Year-round involvement with the public, especially with the CSA community, is critical. In the winter, there are strolls “to see plants in stages of decay” and maple-syrup-making demos; spring brings fig-tree swap sales and rock hunts (i.e., getting kids to clear the fields). Summer is for sowing and reaping, but there are also herb-identification walks and, in October, a children’s extravaganza for Halloween. “We’re on public land,” Fanning said, “and we’ve found that the best way to cultivate and retain customers is to bring them onto the farm.”
The farm stand at Restoration Farm (140 Bethpage-Sweet Hollow Rd., Old Bethpage; 516-572-8408 and restorationfarm.com) is open Tuesdays and Thursdays from 2 to 6 and on Saturdays from 9 to 1.
H.O.G. Farm, Brookhaven
Sean Pilger grew up in Brookhaven hamlet, but cultivated his love of agriculture first at Cornell’s College of Agriculture and Life Sciences and then during an internship at Red Fire Farm in Massachusetts. In 2006, 10 years after H.O.G. Farm was founded on 20 acres owned by the Puleston Family and the Post Morrow Foundation, Pilger returned to Long Island to run it. “My passion wasn’t botany or horticulture,” he said, “but the problem-solving involved in running a farm.” The problems facing H.O.G. all involve sustainability, not only from an agricultural perspective (H.O. G stands for Hamlet Organic Garden) but from a financial one. “We need people who are willing to dig a little deeper into their pocketbooks to buy local,” he said, “because it’s the only way to pay our workers a living wage.”
About half of the farm’s revenue comes from its CSA, the rest is split between the farm stand and selling produce to restaurants in Manhattan, Brooklyn and on Long Island, among them Verde Kitchen & Cocktails in Bay Shore, Bakuto in Lindenhurst, Orto in Miller Place and The Trattoria in St. James. H.O.G.’s restaurant customers dictate some of the more unusual crops grown here, including shiso, nettles, puntarelle (the bitter Roman green), ginger and salsify. But CSA members also have the option of adding Briermere Farm fruit and/or Acabonac Farms beef to their weekly haul. The stand sells heritage pork from Sylvester Manor on Shelter Island, cheese from Mecox Bay Dairy in Bridgehampton and pizza dough from local bakery KC Wild Bread.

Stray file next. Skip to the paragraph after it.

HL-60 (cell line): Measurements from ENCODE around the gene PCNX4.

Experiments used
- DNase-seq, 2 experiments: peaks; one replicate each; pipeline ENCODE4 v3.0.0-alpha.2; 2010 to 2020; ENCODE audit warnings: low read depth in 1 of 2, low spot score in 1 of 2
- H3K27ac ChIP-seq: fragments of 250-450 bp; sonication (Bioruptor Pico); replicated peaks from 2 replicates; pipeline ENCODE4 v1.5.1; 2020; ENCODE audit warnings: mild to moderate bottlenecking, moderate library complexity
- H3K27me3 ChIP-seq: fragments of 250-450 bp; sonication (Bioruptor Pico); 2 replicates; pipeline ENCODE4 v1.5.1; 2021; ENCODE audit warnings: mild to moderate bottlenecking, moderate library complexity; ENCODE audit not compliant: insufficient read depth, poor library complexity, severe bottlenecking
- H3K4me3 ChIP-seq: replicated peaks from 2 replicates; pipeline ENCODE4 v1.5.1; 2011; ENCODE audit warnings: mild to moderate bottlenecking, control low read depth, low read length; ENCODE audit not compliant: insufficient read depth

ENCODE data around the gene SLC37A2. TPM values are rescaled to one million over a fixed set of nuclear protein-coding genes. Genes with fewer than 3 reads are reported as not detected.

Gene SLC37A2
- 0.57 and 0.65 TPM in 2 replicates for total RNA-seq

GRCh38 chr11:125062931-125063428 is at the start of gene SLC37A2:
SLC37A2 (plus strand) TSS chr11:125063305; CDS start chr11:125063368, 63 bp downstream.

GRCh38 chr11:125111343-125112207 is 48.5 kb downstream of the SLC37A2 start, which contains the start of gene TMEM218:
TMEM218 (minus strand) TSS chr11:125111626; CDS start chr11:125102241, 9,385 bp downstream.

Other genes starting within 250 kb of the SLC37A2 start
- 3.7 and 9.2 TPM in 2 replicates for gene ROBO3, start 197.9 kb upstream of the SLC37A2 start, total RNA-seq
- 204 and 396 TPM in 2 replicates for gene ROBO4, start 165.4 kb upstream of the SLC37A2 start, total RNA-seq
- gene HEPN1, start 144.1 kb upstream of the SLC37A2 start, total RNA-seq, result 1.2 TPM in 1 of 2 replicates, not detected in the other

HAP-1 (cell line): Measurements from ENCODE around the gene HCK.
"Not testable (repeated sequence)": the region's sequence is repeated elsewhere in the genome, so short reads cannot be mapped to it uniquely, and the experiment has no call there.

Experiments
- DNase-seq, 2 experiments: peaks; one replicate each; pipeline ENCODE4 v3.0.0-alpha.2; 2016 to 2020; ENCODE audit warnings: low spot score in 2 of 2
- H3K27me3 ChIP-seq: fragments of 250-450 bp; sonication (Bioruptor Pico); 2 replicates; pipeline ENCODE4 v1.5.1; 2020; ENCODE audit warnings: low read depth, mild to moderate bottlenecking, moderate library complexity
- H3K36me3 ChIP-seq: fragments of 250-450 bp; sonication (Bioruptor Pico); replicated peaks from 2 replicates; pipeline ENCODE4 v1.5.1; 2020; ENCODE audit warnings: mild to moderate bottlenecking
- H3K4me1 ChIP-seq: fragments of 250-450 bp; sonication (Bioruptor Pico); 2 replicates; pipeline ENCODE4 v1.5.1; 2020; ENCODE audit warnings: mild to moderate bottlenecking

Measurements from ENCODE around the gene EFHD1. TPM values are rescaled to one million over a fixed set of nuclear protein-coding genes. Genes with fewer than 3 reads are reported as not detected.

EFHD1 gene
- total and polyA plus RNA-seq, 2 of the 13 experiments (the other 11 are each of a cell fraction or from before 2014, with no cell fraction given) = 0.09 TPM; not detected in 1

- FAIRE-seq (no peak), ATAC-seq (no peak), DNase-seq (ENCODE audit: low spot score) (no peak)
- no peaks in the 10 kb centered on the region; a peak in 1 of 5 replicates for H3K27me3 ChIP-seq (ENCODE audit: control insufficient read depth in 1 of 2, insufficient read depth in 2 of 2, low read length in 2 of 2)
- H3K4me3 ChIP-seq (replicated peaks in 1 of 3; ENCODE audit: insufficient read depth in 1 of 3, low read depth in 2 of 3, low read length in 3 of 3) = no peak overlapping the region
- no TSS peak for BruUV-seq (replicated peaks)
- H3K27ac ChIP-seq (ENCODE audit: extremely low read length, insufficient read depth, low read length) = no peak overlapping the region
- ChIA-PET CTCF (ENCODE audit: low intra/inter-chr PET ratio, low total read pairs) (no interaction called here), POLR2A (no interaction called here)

The farm stand at H.O. G Farm (319 Beaver Dam Rd., Brookhaven; thehogfarm.org) is open on Mondays, Wednesdays and Fridays from 3:30 to 6:30 and on Saturdays from 9 to 1.
Marilee's Farmstand, Sagaponack
Marilee Foster had graduated from college, a liberal arts degree under her belt and trying to work out where to go in life, when she was drawn back to the family potato fields. It was the summer of 1994, a very hot, dry one and every pair of hands was needed to move irrigation equipment from field to field. Today, Foster and her brother, Dean, are the sixth generation to work their family’s land, and although farming in the Hamptons is increasingly fraught, “We are farming some of the best soil in the country,” said Foster. “And you can really taste the difference.”
Heirloom tomatoes are a particular obsession. “I’m really crazy about tomatoes,” said Foster, who can start as many as 80 varieties each year. “They are crazy hard work. They all have to be staked and by the time all three plantings go in, we have well over a linear mile of them.”
And then there’s the vodka, made from the farm’s spuds at the Sagaponack Farm Distillery, founded in 2017. “You would think that it is very far from the vegetable itself,” said Foster. “But what you are tasting is the vegetable in essence form.” For vodka drinkers used to an odorless, tasteless vehicle for other flavors, this one, with its earthiness, roundness and beautiful nose, is a revelation. “It’s excellent in minimalist cocktails, like a martini,” noted Foster. “We are always transitioning,” she added. “My father transitioned to potatoes, and Dean and I transitioned, too.”